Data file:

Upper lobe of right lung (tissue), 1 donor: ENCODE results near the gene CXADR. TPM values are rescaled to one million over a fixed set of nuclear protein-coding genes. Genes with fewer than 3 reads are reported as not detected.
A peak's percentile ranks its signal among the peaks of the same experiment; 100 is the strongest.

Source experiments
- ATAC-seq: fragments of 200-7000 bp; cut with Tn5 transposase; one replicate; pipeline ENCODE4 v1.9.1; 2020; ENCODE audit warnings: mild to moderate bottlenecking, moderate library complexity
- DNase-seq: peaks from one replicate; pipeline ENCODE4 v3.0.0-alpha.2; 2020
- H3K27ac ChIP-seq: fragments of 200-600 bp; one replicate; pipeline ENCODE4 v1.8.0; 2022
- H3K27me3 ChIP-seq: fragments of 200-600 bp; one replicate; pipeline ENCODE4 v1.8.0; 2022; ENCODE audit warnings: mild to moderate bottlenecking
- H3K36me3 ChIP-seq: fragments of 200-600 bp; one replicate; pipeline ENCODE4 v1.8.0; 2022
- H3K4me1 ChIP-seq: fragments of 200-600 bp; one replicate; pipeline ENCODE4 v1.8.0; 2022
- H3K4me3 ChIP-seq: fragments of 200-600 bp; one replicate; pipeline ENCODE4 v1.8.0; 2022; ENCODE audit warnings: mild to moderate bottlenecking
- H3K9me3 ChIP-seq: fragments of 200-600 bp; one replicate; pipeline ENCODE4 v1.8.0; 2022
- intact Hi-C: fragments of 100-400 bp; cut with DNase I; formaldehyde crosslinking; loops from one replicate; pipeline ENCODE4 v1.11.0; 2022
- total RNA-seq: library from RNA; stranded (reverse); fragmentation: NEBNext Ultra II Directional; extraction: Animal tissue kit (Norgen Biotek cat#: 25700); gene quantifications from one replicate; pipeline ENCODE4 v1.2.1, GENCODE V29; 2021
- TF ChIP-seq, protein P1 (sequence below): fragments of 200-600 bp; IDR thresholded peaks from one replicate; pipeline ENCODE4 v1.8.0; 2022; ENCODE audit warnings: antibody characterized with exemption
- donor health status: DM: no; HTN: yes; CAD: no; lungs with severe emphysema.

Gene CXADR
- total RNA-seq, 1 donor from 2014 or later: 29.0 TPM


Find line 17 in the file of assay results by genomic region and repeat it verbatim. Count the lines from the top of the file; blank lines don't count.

- total RNA-seq, 1 donor from 2014 or later: 29.0 TPM